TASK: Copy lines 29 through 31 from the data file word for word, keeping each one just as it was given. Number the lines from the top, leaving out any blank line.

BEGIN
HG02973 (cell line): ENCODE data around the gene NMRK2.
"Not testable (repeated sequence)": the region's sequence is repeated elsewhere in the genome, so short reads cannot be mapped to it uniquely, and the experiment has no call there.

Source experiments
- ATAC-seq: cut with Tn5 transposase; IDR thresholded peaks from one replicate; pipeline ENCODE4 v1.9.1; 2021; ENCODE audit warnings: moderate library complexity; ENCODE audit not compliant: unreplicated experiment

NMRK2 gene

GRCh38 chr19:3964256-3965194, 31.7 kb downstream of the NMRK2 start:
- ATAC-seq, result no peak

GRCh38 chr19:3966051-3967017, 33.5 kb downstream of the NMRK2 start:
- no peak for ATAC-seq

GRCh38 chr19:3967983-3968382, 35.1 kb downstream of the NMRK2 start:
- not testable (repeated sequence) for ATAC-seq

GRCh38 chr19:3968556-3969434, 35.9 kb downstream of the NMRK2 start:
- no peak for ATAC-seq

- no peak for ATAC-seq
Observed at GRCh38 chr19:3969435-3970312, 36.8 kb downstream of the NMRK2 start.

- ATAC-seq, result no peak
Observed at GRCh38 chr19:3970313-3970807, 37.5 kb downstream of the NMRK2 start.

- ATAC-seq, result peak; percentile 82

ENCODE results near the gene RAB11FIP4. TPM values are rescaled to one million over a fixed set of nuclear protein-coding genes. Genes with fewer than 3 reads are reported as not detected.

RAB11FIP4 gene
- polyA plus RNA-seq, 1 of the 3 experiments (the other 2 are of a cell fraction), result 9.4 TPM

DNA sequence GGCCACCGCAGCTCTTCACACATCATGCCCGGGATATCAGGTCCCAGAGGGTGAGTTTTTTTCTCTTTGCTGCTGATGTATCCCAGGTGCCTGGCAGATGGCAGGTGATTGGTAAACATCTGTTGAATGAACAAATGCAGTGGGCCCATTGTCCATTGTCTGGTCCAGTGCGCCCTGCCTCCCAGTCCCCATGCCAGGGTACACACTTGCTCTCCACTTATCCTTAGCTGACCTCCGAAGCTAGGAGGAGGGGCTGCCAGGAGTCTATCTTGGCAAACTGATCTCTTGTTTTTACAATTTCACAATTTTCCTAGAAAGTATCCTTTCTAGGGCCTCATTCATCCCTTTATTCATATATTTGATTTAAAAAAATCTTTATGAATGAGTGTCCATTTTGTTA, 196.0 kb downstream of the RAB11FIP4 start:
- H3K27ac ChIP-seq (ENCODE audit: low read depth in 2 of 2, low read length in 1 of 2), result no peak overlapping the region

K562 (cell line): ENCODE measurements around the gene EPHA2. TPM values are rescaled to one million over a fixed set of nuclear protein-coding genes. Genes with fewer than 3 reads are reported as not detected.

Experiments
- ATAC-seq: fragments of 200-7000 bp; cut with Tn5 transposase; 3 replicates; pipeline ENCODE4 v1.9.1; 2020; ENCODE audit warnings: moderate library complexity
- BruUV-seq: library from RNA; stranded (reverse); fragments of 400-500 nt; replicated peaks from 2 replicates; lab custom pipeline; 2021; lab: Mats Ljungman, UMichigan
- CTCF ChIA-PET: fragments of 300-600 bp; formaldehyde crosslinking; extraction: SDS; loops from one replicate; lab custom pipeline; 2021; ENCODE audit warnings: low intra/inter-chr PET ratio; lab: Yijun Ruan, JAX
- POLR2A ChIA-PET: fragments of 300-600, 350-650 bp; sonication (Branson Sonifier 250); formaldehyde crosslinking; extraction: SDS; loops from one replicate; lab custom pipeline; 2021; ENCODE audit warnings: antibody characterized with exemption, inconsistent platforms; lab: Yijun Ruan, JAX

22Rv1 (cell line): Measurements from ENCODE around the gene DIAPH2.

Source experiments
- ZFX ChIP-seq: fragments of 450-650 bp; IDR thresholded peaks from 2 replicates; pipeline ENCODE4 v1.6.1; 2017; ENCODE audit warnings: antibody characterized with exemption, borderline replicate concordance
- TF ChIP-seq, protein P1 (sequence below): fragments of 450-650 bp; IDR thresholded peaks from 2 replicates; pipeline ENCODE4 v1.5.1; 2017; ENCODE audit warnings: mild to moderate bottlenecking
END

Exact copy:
- POLR2A ChIA-PET: fragments of 300-600, 350-650 bp; sonication (Branson Sonifier 250); formaldehyde crosslinking; extraction: SDS; loops from one replicate; lab custom pipeline; 2021; ENCODE audit warnings: antibody characterized with exemption, inconsistent platforms; lab: Yijun Ruan, JAX

22Rv1 (cell line): Measurements from ENCODE around the gene DIAPH2.

Source experiments